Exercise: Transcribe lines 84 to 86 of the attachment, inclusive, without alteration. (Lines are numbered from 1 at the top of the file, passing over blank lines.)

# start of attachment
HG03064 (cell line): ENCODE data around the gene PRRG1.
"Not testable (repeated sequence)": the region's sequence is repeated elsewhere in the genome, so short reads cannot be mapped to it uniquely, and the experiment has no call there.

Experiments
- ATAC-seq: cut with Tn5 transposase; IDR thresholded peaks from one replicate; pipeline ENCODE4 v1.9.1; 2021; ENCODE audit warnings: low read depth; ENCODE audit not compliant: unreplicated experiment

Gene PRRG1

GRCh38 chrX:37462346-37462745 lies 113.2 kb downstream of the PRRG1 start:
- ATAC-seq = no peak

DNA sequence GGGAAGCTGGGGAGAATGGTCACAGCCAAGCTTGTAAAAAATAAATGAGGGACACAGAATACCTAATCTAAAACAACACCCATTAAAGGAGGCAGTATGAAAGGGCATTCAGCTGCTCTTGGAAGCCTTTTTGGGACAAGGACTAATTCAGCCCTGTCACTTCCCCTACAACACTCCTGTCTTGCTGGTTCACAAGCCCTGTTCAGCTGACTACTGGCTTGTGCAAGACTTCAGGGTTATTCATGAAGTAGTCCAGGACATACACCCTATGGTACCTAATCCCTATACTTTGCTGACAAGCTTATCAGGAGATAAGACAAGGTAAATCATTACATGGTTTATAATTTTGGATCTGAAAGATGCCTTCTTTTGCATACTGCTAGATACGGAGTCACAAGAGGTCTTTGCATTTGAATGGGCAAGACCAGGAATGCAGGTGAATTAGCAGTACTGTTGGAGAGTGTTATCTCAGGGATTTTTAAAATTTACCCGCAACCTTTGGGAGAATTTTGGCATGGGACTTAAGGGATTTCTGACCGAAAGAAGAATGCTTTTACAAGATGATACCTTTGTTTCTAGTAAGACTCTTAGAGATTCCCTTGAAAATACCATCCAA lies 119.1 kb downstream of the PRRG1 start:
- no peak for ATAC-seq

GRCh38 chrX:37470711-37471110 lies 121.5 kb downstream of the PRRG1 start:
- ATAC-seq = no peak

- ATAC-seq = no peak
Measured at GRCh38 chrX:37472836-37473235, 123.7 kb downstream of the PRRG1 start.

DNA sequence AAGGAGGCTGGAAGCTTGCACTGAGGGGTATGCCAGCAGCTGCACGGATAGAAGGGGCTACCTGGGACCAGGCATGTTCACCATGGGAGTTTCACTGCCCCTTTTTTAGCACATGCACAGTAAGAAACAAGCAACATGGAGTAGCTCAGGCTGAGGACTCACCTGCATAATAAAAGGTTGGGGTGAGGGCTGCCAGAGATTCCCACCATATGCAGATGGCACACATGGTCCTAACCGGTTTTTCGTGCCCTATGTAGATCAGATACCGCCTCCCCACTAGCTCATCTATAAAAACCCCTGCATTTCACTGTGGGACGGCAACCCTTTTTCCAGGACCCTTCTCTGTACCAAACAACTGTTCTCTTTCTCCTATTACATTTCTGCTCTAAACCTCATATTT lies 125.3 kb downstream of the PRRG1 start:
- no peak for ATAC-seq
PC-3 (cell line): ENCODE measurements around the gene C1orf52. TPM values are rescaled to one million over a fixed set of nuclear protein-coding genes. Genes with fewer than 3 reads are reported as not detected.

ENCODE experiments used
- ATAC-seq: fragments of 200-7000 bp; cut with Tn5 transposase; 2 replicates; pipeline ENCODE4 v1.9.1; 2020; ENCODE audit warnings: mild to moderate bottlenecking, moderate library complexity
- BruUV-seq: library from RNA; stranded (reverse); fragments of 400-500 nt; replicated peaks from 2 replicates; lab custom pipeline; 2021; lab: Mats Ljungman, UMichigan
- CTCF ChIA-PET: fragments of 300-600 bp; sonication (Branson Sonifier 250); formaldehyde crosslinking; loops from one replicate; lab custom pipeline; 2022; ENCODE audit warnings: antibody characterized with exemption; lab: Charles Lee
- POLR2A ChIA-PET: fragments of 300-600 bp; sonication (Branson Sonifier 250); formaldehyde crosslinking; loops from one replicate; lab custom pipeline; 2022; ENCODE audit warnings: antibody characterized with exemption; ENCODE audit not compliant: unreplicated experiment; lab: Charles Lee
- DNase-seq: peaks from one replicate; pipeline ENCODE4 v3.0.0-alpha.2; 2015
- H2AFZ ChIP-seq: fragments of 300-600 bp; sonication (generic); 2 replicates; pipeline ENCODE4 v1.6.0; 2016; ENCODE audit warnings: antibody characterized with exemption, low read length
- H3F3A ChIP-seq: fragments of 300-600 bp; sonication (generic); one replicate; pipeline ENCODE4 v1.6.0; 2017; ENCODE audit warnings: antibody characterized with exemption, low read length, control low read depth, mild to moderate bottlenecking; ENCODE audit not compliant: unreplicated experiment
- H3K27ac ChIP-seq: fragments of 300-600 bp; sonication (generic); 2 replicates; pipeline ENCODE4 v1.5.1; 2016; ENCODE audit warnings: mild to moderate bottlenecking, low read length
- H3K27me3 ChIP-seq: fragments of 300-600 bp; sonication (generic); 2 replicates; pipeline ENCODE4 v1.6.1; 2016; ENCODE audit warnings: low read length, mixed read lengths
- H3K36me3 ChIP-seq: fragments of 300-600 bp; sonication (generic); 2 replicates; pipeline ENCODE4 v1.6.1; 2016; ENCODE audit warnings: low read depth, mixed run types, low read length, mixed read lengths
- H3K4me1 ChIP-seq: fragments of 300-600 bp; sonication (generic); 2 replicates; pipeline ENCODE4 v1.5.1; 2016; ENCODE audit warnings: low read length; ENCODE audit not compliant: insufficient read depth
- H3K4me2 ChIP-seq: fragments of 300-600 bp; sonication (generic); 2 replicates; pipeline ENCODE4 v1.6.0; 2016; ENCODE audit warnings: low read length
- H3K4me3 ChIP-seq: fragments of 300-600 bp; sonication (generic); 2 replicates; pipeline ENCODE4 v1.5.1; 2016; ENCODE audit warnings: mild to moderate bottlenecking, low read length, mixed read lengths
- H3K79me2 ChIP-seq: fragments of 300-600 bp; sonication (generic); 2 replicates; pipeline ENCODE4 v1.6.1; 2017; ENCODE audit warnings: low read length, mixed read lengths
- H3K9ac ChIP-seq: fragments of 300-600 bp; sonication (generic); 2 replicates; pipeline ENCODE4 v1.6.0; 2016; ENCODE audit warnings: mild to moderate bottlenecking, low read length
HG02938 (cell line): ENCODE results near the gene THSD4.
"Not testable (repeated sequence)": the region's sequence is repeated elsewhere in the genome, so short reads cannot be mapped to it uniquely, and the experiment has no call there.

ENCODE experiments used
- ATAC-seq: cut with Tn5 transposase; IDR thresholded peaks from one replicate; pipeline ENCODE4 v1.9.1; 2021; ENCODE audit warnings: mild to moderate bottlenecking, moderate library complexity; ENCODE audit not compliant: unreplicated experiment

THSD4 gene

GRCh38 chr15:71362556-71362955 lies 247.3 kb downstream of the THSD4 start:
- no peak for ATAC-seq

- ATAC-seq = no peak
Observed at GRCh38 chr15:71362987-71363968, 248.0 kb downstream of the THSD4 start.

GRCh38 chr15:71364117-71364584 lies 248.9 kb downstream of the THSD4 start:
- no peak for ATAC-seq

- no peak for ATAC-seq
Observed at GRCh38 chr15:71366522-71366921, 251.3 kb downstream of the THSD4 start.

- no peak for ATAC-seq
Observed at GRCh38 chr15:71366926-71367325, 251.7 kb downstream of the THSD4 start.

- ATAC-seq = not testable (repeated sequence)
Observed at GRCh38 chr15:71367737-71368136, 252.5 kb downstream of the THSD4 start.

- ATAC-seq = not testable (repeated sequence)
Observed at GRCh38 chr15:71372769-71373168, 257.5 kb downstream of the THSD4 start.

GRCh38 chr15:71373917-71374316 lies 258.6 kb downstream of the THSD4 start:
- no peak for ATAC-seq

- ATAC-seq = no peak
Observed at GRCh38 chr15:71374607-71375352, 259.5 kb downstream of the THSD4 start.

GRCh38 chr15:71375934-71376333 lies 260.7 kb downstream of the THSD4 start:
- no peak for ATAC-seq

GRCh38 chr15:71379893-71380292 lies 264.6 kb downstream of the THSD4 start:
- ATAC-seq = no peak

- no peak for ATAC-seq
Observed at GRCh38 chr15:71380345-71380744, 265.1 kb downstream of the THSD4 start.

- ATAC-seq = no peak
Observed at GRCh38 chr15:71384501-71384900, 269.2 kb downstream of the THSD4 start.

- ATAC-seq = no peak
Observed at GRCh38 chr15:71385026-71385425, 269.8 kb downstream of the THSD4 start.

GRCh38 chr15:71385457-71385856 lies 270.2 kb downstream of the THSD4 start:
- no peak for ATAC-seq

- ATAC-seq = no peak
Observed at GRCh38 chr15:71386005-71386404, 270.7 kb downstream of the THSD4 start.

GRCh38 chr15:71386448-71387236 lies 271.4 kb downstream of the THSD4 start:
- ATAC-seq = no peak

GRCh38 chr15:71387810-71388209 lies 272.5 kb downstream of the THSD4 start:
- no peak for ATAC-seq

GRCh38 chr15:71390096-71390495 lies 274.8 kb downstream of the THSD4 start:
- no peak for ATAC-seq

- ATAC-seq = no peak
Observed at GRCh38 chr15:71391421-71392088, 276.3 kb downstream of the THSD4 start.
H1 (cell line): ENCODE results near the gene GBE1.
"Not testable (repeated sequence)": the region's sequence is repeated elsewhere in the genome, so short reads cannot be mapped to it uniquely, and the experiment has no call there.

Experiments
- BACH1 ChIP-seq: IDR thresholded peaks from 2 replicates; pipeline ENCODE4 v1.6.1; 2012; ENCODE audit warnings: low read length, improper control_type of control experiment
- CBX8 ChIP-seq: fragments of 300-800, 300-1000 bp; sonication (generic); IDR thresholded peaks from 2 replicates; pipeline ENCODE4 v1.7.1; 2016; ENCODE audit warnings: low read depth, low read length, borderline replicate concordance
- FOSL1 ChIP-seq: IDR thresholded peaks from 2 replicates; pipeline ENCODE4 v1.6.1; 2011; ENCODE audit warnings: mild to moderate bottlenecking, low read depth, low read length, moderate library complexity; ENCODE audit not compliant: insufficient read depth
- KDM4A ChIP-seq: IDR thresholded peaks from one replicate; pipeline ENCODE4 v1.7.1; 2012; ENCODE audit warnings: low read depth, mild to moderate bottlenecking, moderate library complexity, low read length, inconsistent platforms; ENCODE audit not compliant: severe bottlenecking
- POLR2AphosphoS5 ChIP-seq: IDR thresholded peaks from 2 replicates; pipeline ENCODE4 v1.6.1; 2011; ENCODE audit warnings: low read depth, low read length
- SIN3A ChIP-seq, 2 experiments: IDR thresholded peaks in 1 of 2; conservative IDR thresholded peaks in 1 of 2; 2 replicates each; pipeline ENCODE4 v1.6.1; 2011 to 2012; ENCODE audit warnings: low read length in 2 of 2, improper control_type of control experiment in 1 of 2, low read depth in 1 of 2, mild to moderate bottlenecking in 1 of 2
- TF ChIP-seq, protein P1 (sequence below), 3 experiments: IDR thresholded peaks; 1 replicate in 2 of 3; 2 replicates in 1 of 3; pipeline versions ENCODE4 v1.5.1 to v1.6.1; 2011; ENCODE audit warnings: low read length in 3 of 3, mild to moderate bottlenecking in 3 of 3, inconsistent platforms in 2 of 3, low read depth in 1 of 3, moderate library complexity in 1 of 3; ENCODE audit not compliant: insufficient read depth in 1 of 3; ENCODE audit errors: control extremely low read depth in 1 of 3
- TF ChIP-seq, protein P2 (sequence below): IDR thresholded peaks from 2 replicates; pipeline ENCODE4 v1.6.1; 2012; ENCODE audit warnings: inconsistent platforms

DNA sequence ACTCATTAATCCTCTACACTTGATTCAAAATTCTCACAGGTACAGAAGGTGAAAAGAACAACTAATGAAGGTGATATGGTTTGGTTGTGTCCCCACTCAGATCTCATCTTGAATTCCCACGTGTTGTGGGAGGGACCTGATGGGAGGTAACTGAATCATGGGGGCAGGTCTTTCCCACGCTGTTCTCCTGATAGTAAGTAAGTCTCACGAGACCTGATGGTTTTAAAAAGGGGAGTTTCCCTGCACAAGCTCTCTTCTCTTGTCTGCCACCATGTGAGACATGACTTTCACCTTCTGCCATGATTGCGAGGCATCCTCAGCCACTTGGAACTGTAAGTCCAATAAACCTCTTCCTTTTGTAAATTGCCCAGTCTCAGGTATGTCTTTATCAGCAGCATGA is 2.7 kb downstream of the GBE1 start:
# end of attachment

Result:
- KDM4A ChIP-seq: IDR thresholded peaks from one replicate; pipeline ENCODE4 v1.7.1; 2012; ENCODE audit warnings: low read depth, mild to moderate bottlenecking, moderate library complexity, low read length, inconsistent platforms; ENCODE audit not compliant: severe bottlenecking
- POLR2AphosphoS5 ChIP-seq: IDR thresholded peaks from 2 replicates; pipeline ENCODE4 v1.6.1; 2011; ENCODE audit warnings: low read depth, low read length
- SIN3A ChIP-seq, 2 experiments: IDR thresholded peaks in 1 of 2; conservative IDR thresholded peaks in 1 of 2; 2 replicates each; pipeline ENCODE4 v1.6.1; 2011 to 2012; ENCODE audit warnings: low read length in 2 of 2, improper control_type of control experiment in 1 of 2, low read depth in 1 of 2, mild to moderate bottlenecking in 1 of 2